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Tesla who? Volvo Australia's electric car play not affecting popularity as brand targets new sales record

In August, nearly half of all Volvo’s sales were all-electric models like the XC40 Recharge Pure Electric.

Volvo Car Australia is on-track for another record year in 2023, as sales rocket past 8000-units to the end of August and could top 12,000 by the year’s end.

Last month saw Volvo find 1037 new homes for its vehicles, led by the popular XC40 small SUV (592 sales) that was not only the number one seller for the brand, but also, its segment.

The XC40 outsold the just-launched new-generation BMW X1 (537), as well as the Lexus UX (252) and Audi Q3 (232) in August to account for 23.9 per cent of the premium small SUV market.

The XC40 was followed in popularity by the XC60 (174), ageing XC90 (117), all-electric C40 (122), V60 Cross Country (23) and S60 (nine) last month.

Volvo’s year-to-date total of 8005 (+12.3%) puts the premium Swedish brand in front of the likes of Skoda (5261 sales YTD), Land Rover (5315) and Genesis (1251), while also just behind rivals Lexus (9985) and Audi (11,988).

And if Volvo can keep up its 1000-unit per month average for the rest of the year, it would mean a circa-12,000-unit tally for the brand in 2023, which would easily surpass the 10,715 high watermark it achieved in 2022.

Crucially though, the brand’s August sales were nearly split equally between internal combustion and electric powertrains as Australian EV sales surge, while the year-to-date mix sits closer to 37.5 per cent EVs.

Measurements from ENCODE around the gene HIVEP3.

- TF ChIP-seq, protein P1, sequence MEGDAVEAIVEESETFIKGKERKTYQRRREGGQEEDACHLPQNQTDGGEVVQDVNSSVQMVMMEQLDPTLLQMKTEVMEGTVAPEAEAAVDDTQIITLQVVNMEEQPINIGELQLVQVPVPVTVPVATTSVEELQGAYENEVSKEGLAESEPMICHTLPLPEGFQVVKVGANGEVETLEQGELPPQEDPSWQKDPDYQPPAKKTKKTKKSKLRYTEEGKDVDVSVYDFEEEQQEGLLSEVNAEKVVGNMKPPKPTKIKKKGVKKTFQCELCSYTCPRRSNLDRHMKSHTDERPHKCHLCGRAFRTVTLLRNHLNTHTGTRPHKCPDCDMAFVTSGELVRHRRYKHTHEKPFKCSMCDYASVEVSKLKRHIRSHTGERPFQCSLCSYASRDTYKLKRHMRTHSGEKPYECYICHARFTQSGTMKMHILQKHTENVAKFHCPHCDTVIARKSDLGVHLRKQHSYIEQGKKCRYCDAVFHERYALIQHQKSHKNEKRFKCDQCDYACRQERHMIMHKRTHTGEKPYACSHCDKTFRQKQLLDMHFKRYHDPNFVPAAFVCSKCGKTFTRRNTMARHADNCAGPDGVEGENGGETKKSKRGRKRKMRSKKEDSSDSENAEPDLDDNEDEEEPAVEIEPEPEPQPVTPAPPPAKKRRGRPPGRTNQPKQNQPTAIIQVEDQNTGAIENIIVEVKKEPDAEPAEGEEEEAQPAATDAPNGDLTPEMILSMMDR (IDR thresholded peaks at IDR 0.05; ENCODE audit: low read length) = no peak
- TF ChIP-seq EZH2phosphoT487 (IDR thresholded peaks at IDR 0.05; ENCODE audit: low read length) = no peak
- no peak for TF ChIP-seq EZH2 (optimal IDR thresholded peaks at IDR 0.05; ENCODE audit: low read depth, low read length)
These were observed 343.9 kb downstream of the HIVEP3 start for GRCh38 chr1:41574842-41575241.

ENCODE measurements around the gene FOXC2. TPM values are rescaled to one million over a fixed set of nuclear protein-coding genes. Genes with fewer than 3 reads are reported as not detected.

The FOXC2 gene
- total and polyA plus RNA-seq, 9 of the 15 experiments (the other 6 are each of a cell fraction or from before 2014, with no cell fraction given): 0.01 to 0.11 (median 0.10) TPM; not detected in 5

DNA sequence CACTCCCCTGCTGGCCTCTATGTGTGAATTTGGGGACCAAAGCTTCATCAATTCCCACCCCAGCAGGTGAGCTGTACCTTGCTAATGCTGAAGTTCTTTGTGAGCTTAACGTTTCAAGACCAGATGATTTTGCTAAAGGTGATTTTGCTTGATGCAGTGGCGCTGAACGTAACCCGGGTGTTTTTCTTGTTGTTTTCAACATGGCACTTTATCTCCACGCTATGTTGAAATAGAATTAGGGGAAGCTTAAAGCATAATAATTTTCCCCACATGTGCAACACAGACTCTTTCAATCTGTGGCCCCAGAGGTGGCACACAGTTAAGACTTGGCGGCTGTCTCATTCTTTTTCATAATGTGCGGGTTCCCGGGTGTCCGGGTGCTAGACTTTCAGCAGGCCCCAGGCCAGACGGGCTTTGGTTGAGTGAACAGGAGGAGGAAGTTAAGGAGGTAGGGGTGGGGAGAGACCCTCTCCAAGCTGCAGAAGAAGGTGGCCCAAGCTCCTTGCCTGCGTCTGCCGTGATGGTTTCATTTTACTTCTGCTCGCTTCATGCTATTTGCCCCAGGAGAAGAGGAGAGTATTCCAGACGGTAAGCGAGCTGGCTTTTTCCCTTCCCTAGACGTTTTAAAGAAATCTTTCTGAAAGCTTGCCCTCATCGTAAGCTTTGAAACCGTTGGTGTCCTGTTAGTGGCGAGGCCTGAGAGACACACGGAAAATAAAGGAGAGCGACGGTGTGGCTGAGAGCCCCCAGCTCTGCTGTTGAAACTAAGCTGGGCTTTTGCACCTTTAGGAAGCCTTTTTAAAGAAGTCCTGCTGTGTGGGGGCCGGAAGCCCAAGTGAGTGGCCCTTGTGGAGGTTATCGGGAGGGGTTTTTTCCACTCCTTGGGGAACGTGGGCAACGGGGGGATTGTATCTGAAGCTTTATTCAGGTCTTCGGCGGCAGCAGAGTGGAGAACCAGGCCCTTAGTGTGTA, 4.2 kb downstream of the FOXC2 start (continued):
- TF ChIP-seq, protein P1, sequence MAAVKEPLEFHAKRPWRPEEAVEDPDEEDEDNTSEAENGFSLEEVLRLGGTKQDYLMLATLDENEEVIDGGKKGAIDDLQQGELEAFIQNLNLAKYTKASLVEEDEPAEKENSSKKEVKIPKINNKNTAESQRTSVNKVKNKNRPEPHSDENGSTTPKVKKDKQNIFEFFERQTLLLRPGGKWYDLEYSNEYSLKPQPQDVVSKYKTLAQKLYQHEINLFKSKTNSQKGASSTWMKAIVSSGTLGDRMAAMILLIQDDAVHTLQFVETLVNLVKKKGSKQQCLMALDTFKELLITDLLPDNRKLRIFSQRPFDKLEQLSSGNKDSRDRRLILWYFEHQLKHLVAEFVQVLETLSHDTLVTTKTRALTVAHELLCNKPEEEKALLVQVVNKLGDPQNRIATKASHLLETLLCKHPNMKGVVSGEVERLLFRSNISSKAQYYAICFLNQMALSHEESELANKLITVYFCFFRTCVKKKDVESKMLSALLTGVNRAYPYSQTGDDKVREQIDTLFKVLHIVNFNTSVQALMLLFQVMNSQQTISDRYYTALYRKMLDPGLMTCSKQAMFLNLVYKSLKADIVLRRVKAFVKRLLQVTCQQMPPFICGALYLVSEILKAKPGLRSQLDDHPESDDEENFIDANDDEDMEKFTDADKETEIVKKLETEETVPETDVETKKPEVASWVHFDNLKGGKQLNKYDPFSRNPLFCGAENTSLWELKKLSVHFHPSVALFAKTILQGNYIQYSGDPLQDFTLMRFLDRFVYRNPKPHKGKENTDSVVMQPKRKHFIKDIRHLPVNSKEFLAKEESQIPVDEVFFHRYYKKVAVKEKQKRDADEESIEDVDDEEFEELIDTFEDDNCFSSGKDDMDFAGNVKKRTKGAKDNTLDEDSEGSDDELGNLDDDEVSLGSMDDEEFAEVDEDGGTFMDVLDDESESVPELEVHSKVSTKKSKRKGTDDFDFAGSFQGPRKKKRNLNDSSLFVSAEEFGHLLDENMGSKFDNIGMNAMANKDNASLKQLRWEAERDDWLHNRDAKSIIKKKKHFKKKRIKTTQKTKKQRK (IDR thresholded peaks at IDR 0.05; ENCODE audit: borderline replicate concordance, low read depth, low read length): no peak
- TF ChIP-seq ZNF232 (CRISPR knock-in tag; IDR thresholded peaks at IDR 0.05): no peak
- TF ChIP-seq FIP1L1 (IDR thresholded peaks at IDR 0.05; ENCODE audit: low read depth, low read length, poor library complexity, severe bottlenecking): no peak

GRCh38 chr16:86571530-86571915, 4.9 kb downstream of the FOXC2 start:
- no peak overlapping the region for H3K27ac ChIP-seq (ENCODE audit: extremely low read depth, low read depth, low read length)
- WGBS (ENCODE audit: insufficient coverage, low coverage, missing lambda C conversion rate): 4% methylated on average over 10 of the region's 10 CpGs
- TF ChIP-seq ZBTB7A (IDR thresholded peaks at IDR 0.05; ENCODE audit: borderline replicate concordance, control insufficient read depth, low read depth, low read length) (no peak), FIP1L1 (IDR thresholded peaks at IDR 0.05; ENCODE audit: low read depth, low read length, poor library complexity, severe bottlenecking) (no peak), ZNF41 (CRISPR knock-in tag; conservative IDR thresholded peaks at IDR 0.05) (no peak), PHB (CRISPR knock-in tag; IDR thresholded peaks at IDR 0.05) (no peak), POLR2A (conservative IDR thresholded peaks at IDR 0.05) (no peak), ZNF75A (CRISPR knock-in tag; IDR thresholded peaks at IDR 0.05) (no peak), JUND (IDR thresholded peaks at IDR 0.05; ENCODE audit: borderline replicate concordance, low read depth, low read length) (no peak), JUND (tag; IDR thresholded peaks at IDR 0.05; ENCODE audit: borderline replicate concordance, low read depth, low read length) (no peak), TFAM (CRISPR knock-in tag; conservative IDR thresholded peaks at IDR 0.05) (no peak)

The well-priced EX30 (from ,990 before on-road costs) is nearing its early 2024 launch.

It seems then, that the move to an all-electric brand by 2026 is not having an adverse effect on Volvo’s bottom line.

“Globally, Volvo is firmly committed to becoming an electric-only carmaker by 2030, but in Australia we’ve previously announced we will make the transition to full electric vehicles happen by 2026,” said Volvo Car Australia Managing Director Stephen Connor.

“Our continuing strong results in 2023, and the popularity of Volvo’s pure EVs, reinforces that this is the right strategy for the Australian market.”

However, Volvo’s “close to 3000” electric cars still only accounts for about for about 11 per cent of the overall market, with year-to-date sales of EVs hitting 33,410 to the end of August – a massive jump of 548.9 per cent compared to the same period last year.

The EX30 boasts the smallest carbon footprint of any Volvo produced to date.

The EV market is currently led by the Tesla Model 3 (10,877) and Model Y (8717).

Expect to see Volvo EVs continue to climb the sales charts, however, with the well-priced EX30 (from $59,990 before on-road costs) nearing its early 2024 launch.

“We have received over 800 pre-orders for the new EX30, our smallest ever electric SUV, which boasts the smallest carbon footprint of any Volvo produced to date,” said Connor.

“With the EX30 we have experienced record enquiry and order intake measured against all of our recently introduced electric vehicle models.”

Volvo is also preparing its all-electric EX90 large SUV for launch, though it has been hit with a global delay to around mid-2024 to iron out software problems.

Tung Nguyen
News Editor
Having studied journalism at Monash University, Tung started his motoring journalism career more than a decade ago at established publications like Carsales and Wheels magazine. Since then, he has risen through...
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